Technology is weaving through most financial processes, and institutions are adapting their services to meet the growing popularity of mobile banking.
Smartphones, tablets and laptops in particular have presented an easier means for customers to access their financial information, a fact that major banks have not missed. Most larger institutions offer both online and mobile banking options, and the latter is on pace to be the No. 1 resource for younger credit union members, according to the Credit Union Times.
While online banking still presents increased ease for managing accounts compared to in-person branch and automated teller machine visits, more members are banking solely through their mobile devices.
"Just over 50 percent of our online banking users now are mainly on mobile," said James Breen, senior vice president for the Bethpage Federal Credit Union in Bethpage, N.Y. "It's more convenient and they get alerts. They are using online less and less."
Breen predicted that within five years, mobile banking will completely overtake online account management, and other industry experts believe the transition has already occurred. A spokeswoman for the Navy Federal Credit Union in Vienna, Va., said the regime change could happen in as little as a year.
Mobile banking to escalate as a result of smartphone advances
Personal computers are simply not developing at the same pace as smartphones. While smaller, these mobile devices are constantly evolving to include new user-friendly features and applications that consumers want. Many people are even replacing their old computers with a tablet - a marrying of a computer's task management abilities and a smartphone's mobility - rather than purchasing a new one.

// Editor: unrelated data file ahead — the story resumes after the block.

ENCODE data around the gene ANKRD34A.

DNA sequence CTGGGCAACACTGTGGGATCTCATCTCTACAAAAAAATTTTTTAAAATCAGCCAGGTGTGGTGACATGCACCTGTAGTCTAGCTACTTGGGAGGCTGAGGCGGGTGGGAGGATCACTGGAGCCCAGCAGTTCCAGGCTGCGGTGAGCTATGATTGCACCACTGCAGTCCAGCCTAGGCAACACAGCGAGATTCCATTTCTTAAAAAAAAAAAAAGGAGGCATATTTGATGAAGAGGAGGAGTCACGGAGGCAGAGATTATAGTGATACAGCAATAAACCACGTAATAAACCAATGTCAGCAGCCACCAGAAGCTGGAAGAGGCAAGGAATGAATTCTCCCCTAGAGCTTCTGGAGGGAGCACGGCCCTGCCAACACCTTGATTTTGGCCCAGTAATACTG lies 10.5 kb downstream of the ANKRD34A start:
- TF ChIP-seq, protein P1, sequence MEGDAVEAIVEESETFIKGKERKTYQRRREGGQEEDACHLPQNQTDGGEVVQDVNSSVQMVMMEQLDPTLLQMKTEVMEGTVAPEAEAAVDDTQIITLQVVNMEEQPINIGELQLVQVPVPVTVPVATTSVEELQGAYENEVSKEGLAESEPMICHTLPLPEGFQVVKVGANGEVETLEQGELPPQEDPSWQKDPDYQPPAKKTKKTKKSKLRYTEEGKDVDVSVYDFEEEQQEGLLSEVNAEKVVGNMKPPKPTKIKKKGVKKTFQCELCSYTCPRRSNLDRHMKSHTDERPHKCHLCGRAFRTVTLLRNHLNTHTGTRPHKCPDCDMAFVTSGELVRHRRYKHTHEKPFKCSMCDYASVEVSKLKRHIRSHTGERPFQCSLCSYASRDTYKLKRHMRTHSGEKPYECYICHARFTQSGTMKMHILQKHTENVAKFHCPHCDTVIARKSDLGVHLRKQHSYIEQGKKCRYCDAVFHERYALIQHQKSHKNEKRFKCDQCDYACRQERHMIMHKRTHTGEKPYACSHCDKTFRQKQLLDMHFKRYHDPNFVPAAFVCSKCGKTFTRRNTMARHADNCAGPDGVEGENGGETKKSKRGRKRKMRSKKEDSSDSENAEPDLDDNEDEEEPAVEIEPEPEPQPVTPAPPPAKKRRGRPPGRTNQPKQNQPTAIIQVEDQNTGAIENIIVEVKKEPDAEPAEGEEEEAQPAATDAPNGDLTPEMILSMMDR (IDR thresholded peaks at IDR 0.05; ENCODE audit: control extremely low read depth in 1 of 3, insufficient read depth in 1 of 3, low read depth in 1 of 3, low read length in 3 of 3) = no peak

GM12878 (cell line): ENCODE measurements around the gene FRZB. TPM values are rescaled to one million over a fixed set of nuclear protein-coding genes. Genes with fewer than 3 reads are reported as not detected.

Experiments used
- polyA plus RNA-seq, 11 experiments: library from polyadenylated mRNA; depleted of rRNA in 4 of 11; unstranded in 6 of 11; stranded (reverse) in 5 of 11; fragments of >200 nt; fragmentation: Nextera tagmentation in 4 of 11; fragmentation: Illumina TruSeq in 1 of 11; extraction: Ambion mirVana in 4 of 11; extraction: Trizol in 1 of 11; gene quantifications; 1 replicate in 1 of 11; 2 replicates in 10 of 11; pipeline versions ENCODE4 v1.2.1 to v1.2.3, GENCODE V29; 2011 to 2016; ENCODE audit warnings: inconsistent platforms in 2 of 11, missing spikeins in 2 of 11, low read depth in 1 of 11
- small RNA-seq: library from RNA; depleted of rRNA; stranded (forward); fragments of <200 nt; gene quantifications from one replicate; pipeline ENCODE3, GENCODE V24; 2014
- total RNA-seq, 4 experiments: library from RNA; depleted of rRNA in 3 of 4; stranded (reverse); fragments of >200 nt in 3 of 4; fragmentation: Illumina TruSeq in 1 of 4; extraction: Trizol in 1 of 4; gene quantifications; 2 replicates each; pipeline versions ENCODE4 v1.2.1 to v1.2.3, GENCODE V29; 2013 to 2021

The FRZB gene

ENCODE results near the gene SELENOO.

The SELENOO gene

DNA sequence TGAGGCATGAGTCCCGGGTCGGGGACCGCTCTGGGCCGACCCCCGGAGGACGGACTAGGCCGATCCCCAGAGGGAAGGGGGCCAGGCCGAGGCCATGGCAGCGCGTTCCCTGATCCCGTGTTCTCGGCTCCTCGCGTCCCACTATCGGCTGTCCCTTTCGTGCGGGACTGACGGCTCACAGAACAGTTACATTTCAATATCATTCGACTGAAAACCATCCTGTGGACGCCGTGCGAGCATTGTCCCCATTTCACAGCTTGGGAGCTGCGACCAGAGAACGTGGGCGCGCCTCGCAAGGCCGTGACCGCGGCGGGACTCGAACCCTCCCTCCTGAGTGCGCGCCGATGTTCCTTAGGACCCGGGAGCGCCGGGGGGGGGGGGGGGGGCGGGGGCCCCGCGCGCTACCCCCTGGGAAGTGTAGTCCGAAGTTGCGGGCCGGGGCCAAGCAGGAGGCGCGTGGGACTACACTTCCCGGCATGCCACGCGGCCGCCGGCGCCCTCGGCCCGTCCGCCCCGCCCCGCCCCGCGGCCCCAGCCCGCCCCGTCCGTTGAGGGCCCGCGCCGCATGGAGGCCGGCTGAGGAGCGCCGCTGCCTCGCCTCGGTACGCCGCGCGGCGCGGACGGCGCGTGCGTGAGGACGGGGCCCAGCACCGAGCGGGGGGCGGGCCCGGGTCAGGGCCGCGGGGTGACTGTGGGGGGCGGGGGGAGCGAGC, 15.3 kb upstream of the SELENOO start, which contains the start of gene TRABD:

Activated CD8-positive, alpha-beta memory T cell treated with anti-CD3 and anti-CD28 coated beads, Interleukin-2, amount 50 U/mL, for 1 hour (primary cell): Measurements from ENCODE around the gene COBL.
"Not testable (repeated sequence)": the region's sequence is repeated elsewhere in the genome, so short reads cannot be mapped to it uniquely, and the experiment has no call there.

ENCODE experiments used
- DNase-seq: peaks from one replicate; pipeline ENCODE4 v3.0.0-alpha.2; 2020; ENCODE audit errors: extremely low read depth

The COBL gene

Breen said that as smartphone prices continue to decline, mobile banking will become more popular at credit unions, especially as members younger than 40 increase usage rates while online banking activity remains stagnant.
Consumers and credit unions jump on the trend
Citing a survey from global business advisory firm AlixPartners, the Credit Union Times reported that 28 percent of U.S. consumers utilize mobile banking. In the fourth quarter of 2012, only 19 percent reported the same usage.
A separate February survey by personal finance site GoBankingRates.com found that 17 percent of 1,500 total respondents said that mobile banking options are a sizeable consideration when choosing a financial institution. The ability to make balance inquiries (36 percent) was the top concern among respondents, followed by an ATM and branch locator (19 percent), account transfer capabilities (14 percent), and remote check deposit and account alerts (both 10 percent).
Some credit unions were ahead of the trend, beginning their mobile banking campaigns as early as 2010. Many more are riding the wave and seeing success overall.
Little effort required to benefit from mobile banking options
Robb Gaynor, developer and co-founder of Austin, Texas-based mobile banking apps developer Malauzai, told the Credit Union Times that most financial institutions that have had mobile banking services for at least a year see average usage growth of 5 percent per month. Conversely, online banking usage rates are typically unchanged.
Gaynor noted that often, there are not significant marketing demands associated with achieving this growth rate. While mobile banking falls short in some processes such as completing a mortgage application via the Internet, it offers unique advantages that consumers like to use, and financial institutions are rolling out new features to make banking from a smartphone an even more viable option.
"The user can do things in mobile that cannot be done online, like mobile remote deposit capture and picture pay," Gaynor said.
For those and other advantages, consumers are willing to make the change.